In their most recent meeting in San Francisco, the UC Regents approved a 2.6 percent increase in tuition for nonresident students, but left in-state undergraduate tuition steady. UC is still struggling to make-up for the huge cuts in state financing that came on the heels of the Great Recession. But why increase only nonresident tuition, and not something similar and predictable for California residents?
One reason is that Californians and their lawmakers have real and significant concerns regarding the impact of rising tuition and student debt levels. But another reason is that Governors, Sacramento lawmakers, and the Regents, perceive increases in tuition as bad politics — even if it is incremental. UC, in turn, is often faced with an ultimatum not to increase tuition as part of a budget deal with Sacramento.
Another impact: UC resorts to short-term, year-to-year negotiations with lawmakers on tuition and fees. In the current era, the usual pattern is that the university proposes a marginal increase in tuition and then attempts to bargain with lawmakers to buy-out those increases. The record is mixed regarding this tactic: often volatile tuition rates and income for the university and unpredictable costs for students and their families.
At the same time, there is a misunderstandings about the relation of the “sticker” price at a UC campus and what students actually pay. The counter-intuitive fact is that increased undergraduate tuition rates at UC over the last decade for Californians did not lead to decreased access for low-income students. Their numbers and as a percentage of all UC undergraduate enrollment actually went up. Further, the ability to increase tuition will likely be a decisive factor in UC’s ability to create a more stable funding model and grow in enrollment and programs with California’s population and labor needs.
In this disjuncture between perception and the actual impact of tuition lies a potential solution.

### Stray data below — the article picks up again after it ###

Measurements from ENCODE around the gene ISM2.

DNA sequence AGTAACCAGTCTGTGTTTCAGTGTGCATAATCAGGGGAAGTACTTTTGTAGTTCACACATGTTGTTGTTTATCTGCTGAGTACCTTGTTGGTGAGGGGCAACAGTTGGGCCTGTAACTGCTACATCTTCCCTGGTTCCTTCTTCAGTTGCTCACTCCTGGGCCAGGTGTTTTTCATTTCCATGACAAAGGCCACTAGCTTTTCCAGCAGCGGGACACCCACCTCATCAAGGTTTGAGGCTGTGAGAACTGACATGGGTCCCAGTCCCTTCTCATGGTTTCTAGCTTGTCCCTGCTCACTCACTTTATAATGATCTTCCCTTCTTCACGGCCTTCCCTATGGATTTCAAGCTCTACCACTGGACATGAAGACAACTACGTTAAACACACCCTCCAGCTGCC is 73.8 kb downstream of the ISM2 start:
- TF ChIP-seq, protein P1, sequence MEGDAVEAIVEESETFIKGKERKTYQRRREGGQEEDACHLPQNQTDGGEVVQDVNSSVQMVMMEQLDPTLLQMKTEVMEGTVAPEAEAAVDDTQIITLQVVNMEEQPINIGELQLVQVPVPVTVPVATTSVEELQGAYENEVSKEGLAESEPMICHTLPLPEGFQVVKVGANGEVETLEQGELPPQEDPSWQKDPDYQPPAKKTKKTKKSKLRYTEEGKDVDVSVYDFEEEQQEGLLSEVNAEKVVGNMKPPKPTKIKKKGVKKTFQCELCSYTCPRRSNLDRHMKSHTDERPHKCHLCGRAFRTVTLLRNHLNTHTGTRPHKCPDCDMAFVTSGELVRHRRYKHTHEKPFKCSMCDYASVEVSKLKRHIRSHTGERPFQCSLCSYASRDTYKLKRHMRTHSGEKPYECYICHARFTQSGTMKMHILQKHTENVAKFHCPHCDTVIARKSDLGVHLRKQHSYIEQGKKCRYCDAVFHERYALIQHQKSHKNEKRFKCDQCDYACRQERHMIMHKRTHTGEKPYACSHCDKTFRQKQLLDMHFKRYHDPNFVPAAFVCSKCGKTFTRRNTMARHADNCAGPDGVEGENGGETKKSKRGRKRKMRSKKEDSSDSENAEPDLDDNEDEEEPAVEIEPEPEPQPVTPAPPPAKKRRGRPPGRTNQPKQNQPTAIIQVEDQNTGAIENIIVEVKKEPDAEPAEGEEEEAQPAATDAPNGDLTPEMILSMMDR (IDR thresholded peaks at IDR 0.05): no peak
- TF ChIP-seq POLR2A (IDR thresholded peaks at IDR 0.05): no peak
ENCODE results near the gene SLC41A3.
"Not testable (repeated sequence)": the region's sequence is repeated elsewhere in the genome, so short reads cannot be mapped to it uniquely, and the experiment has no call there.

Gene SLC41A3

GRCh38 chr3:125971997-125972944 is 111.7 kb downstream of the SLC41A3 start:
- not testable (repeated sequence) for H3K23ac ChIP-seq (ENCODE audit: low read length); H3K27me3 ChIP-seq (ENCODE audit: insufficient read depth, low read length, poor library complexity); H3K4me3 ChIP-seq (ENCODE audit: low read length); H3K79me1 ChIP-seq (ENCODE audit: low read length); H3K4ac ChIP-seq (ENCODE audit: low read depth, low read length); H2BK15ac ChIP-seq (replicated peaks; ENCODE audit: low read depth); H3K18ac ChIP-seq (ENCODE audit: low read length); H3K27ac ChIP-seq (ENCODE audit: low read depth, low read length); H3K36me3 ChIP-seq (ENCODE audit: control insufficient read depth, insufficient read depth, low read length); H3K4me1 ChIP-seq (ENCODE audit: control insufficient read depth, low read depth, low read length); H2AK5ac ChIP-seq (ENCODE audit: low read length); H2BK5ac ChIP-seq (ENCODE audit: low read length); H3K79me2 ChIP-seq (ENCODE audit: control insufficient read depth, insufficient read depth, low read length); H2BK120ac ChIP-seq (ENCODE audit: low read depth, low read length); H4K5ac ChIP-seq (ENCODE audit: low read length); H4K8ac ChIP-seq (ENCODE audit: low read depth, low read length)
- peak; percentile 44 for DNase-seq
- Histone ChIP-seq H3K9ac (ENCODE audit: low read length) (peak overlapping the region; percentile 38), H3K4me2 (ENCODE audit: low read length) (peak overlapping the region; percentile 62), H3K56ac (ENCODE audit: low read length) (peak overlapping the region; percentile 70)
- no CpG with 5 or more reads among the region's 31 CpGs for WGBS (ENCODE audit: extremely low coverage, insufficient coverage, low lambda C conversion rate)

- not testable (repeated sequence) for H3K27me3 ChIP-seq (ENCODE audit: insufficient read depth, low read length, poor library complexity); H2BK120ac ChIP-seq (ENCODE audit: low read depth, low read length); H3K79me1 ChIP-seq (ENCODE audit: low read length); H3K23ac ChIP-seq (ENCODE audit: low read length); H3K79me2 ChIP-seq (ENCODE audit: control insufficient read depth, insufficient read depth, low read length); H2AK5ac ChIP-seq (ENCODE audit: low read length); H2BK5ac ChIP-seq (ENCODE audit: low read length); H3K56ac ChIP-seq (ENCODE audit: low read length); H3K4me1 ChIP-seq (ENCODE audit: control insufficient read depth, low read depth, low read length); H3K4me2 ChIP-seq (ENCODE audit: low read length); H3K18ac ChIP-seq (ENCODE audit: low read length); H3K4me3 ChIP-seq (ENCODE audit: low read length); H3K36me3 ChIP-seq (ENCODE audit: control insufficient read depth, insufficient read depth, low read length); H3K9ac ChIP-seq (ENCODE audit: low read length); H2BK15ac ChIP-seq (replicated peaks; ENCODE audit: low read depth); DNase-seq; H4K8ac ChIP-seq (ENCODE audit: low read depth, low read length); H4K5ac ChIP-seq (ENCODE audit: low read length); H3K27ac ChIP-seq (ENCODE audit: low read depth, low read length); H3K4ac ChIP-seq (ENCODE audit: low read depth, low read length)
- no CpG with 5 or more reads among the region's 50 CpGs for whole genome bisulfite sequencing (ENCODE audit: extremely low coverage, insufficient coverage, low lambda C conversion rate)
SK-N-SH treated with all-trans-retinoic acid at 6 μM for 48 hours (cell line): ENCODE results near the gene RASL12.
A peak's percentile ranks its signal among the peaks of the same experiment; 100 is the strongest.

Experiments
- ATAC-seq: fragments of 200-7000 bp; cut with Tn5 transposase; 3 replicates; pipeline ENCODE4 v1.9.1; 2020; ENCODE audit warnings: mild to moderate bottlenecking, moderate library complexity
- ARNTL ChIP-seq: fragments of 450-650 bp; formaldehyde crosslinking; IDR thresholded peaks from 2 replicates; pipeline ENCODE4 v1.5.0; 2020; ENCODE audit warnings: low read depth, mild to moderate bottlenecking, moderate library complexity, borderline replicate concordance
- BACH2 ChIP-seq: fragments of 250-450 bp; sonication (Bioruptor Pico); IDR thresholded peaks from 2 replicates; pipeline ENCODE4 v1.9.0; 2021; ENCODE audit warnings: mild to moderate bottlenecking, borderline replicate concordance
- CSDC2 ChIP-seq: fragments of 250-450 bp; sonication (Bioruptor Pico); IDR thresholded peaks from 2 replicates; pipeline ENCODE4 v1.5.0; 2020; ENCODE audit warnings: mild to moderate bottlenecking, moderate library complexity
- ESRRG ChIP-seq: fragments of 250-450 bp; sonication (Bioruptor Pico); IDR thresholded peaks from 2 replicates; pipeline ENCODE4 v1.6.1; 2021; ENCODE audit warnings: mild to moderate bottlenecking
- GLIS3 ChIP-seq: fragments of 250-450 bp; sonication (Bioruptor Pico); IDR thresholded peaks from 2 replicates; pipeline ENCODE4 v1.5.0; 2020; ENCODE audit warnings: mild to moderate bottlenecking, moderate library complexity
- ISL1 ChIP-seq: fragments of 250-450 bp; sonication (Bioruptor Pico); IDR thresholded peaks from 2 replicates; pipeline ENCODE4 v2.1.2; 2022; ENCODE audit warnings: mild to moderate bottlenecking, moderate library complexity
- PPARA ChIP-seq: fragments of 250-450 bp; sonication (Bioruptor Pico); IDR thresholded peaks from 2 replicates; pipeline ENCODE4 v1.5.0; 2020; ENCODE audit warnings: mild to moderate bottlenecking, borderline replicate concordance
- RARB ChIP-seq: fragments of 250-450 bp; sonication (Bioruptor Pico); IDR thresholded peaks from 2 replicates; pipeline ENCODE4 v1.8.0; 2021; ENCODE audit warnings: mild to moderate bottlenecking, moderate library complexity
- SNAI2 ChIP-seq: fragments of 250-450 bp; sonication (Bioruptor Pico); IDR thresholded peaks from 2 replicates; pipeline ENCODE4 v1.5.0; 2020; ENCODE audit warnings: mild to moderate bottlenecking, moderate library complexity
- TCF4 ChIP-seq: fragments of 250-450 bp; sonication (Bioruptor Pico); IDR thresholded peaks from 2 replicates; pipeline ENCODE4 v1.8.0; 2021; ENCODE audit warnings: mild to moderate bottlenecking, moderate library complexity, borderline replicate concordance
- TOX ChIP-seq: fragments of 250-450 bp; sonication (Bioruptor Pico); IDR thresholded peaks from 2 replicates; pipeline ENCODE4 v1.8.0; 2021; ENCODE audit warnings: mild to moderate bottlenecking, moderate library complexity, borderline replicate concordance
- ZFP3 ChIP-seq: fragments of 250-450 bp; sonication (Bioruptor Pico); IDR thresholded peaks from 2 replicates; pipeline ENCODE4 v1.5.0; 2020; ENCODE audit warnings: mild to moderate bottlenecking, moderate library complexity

A Progressive Tuition Policy
How did tuition go up dramatically in the wake of state disinvestment while access to low-income students went up? UC pursued what I call a “progressive tuition model” that raised tuition while providing significant financial aid to low-income and middle-class students. Approximately 33 percent of all tuition income goes back to financial aid. This return-to-aid policy emerged in the 1990s, with the beginning of a persistant pattern of state disinvestment in public higher education.
As state funding on a per student basis (called “workload funding”) continued downward, and enrollment increased dramatically, the role of tuition has gone up. In 2000, UC enrolled just over 183,000 students; today it enrolls over 280,000.
However, this funding model was partially disrupted when UC entered a political agreement with then governor Jerry Brown that included a five-year freeze of in-state undergraduate tuition beginning in 2014, and then only allowing UC to increase tuition at the rate of inflation beginning in 2017-18. The governor’s assumption was, in part, that higher tuition made a UC education unaffordable for the economically disadvantaged, even though the number and graduation rate of low-income students increased since the Great Recession. This political deal essentially further starved UC. Where there is action there is a reaction: to cut operating costs and accept more and more students, UC has suffered large increases in student-to-faculty-ratios and the problem of under-resourced campuses.
As I have noted in earlier publications, in societies with substantial disparities between the rich and poor, like California, a low tuition rate represents a substantial subsidy for more wealthy students. Depending on the financial aid model, free tuition may make sense in Sweden, but in the US not so much.